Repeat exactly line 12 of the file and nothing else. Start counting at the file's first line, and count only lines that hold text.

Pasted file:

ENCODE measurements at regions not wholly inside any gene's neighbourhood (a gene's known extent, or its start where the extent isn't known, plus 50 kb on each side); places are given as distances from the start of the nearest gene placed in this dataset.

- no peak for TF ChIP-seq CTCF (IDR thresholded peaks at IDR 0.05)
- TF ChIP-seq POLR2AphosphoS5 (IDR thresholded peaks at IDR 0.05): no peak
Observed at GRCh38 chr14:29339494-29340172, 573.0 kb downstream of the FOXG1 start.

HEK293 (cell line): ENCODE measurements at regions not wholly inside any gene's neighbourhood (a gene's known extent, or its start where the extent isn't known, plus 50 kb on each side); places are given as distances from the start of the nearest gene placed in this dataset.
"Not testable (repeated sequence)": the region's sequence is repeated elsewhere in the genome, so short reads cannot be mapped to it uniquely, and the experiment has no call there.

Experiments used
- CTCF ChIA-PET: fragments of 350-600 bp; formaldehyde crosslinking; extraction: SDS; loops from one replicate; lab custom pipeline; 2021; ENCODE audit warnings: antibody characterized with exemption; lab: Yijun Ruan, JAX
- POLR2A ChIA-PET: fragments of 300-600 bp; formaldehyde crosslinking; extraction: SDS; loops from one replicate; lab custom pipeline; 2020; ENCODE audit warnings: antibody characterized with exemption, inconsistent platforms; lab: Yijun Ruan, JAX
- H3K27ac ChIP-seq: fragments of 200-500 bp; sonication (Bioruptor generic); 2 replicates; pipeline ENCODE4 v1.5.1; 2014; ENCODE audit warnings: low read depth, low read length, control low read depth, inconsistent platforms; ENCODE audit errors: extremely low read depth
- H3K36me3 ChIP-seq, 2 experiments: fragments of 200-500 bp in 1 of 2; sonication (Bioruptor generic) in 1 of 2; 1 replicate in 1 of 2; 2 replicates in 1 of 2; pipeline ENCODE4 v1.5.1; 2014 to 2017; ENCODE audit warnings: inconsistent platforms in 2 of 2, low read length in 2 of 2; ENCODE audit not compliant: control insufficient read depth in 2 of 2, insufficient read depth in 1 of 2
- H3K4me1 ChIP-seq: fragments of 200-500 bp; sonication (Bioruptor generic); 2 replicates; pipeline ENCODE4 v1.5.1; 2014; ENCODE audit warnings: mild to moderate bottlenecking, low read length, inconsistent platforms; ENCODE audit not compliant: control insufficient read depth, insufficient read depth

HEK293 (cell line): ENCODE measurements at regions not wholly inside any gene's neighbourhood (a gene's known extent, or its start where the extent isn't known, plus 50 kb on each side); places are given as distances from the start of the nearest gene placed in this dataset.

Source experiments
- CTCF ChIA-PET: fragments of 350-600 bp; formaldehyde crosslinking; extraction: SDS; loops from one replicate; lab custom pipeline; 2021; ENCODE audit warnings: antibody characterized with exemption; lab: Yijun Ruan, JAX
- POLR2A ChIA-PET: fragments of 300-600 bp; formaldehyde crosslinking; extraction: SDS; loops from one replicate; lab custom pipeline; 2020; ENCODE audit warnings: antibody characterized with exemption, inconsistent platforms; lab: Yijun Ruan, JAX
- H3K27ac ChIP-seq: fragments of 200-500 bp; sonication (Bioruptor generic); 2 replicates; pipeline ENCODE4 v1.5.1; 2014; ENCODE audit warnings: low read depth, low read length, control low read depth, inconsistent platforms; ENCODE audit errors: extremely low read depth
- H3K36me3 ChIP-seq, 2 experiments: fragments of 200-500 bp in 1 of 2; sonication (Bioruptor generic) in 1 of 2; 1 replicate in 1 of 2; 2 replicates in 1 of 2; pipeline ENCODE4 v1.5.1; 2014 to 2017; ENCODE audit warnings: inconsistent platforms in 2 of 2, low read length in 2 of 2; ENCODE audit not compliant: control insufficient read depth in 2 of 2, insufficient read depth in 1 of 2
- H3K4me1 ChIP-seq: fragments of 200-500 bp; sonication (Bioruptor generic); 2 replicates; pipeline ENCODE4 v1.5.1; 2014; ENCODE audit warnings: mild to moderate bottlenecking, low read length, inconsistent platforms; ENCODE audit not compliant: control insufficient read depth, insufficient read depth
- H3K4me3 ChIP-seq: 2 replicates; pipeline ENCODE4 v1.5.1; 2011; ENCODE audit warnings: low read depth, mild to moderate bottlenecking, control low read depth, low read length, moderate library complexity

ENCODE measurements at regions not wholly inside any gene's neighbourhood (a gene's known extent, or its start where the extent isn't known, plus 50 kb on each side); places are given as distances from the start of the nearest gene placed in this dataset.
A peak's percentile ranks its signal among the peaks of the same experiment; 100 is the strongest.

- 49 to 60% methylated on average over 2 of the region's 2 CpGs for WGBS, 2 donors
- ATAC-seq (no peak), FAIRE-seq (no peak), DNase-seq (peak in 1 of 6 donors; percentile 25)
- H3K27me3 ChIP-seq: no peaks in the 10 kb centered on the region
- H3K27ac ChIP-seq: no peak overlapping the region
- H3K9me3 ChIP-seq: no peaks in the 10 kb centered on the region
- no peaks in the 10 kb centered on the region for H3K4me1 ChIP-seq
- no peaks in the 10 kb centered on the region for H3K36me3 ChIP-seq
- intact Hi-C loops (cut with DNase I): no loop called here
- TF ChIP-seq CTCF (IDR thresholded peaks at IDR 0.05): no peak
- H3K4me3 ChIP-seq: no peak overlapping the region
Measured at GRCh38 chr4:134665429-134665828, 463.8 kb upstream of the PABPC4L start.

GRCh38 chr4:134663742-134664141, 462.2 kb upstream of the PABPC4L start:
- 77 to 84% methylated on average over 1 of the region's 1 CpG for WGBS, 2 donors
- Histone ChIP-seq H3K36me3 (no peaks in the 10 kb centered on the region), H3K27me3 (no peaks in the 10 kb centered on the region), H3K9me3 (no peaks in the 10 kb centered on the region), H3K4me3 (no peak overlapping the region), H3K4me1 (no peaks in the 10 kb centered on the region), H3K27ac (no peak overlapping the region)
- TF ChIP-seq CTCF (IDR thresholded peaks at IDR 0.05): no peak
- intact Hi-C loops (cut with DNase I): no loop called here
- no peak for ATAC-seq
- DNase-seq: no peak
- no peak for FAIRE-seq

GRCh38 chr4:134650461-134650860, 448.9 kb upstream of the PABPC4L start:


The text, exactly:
- H3K4me1 ChIP-seq: fragments of 200-500 bp; sonication (Bioruptor generic); 2 replicates; pipeline ENCODE4 v1.5.1; 2014; ENCODE audit warnings: mild to moderate bottlenecking, low read length, inconsistent platforms; ENCODE audit not compliant: control insufficient read depth, insufficient read depth